You Husker fans are in the middle of football hell. Don’t let anyone tell you otherwise.
Certainly no fanbase has seen more misery in the past six seasons. Of the 65 Power Five programs, only Vanderbilt, Rutgers and Kansas have more losses than Nebraska’s 45 since 2017. Yet during those six seasons, Nebraska is the only one NOT to qualify for a bowl game.
The Huskers have experienced separate losing streaks of 10 games, four, seven and (currently) five. They lost 21 straight to ranked opponents. And on and on…
But of all the stunning, heartbreaking facts illustrating Husker’s recent futility, I doubt anything captures it quite like Nebraska’s record against arguably the worst league in big conference football — the Big Ten West.
Nebraska is 2-18 in their last 20 games against division rivals.
The time span goes back to October 2019 – after a game-winning field goal over Northwestern. Since then, the Huskers have twice beaten Maryland, Penn State, Indiana and Rutgers. But they only defeated two divisional opponents: Purdue 2020 and Northwestern 2021. Two-for-20.
That’s bad, isn’t it? It gets worse.
A whopping 14 of those 20 games ended in possession. Eight points or less.
And what is Nebraska’s record in these one-possession games?
Impossible right? you would think! It gets worse.
In those 14 games, the first three quarters were almost a dead heat. The opponents collectively surpassed Nebraska 272-257. Basically one point per game.
What happened in the last quarter? The 14 opponents collectively surpassed Nebraska 117-53. Nebraska missed six times in the fourth quarter.
It gets worse. Because 12 times in those 14 games, Nebraska’s offense took the field with less than 5 minutes left and needed a successful drive to equalize or take the lead. How many times has NU scored?
It gets worse. The Husker offense recorded a safety on one of those 12 possessions (in Minnesota 2021), so it actually scored more points for the opponent than it did for itself.
0-for-12. Minus 2 points.
How did these possessions end? Five fourth-down errors, two interceptions, two punts, a fumble, a safety and a clock expiration.
It gets worse. Much worse.
In the same 14 games, the Nebraska defense also had multiple chances to perform in the clutch. Seven times in the last 5 minutes the opponent had possession of the ball or within a point.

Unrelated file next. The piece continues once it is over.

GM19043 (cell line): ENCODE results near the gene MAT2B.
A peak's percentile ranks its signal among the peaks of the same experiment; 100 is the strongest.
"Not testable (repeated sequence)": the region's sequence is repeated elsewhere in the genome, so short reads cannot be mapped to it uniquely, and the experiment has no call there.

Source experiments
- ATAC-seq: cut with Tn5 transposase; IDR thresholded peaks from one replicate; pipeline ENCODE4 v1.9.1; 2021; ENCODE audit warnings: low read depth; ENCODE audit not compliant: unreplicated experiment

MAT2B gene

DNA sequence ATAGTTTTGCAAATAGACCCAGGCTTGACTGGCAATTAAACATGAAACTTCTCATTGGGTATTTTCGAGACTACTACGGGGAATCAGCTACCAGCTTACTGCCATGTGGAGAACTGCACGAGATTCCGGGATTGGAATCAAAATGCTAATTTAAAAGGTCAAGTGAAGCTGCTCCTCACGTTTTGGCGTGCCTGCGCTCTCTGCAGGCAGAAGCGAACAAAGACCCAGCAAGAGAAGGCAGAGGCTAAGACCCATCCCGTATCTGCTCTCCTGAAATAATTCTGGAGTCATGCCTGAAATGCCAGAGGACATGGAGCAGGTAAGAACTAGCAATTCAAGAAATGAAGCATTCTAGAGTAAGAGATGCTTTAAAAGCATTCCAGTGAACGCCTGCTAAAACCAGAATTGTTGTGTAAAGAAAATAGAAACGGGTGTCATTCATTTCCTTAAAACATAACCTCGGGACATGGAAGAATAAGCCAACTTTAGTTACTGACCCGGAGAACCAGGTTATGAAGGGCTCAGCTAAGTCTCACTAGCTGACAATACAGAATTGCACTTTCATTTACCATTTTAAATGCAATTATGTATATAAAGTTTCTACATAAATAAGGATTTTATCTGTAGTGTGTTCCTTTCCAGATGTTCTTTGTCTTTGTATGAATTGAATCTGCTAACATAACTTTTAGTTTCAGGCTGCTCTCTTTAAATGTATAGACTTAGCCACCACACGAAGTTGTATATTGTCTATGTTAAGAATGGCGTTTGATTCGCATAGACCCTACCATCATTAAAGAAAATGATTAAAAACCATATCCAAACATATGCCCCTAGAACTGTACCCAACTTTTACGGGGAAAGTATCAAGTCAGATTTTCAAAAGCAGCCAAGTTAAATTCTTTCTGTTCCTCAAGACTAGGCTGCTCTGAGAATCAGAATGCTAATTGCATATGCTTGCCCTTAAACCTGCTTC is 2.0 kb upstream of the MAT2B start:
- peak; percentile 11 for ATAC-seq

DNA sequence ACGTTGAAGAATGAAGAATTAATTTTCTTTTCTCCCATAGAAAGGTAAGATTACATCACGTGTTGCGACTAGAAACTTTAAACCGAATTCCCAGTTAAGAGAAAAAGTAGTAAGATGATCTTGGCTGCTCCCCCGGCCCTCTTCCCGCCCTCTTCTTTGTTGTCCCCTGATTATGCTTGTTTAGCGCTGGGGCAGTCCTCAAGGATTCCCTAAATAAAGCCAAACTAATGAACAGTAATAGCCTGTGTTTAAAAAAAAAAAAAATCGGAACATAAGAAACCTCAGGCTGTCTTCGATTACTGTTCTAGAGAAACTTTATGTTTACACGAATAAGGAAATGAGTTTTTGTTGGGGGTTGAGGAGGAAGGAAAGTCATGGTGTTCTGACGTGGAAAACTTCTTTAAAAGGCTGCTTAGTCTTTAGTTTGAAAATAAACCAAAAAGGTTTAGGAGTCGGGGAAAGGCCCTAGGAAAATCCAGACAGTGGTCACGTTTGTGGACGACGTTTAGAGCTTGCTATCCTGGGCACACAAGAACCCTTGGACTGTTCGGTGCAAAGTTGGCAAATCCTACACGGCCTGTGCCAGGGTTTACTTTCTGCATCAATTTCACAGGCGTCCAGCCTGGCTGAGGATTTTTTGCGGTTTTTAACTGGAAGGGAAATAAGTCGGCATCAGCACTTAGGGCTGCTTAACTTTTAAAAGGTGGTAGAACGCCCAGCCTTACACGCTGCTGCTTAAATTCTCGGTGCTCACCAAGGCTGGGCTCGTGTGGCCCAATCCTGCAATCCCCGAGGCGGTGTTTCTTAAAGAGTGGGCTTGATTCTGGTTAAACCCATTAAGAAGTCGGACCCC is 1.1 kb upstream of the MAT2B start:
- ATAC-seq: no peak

How many times has Nebraska’s defense given up the go-ahead points? Five times out of seven. That’s four go-ahead touchdowns and a summer beating field goal.
Nebraska’s defense produced only two stops. Both happened in the game in Iowa 2019 with a 24-point tie. But Nebraska’s offensive kept failing, and the Blackshirts eventually relented.
It’s a nightmare formula: an offense that can’t score under pressure combined with a defense that can’t keep up in the embrace.
Full disclosure here, there is no perfect way to measure clutch performance. Is it the last 2 minutes? Final 5? Last 15? And how do you define a tight game? As previously mentioned, the Huskers have also had some good moments in recent years, particularly against Big Ten East foes.
But it’s hard to turn this miserable stretch against the Big Ten West. 2-18? 0-14 in possession games? Nebraska’s clutch failures against rivals and neighbors are at the heart of a very big problem.
It’s not just statistically unlikely. It’s emotionally devastating.
The 14 one-possession losses studied:
The 12 offensive drives in the last 5 minutes draw/run behind:
Purdue 2019 – Sales on Downs
NW 2020 – Sales on Downs
Illinois 2021 sales down
Minnesota 2021 – Security
Wisconsin 2021 – Sales down
Iowa 2021 – Interception
Minnesota 2022 – Sales down
Wisconsin 2022 – clock expired
The 7 defensive drives tied/leading in the last 5 minutes:
Purdue 2019 – Landing
Wisconsin 2021 – Landing
Wisconsin 2022 – Landing
The 2022 soccer plan for Nebraska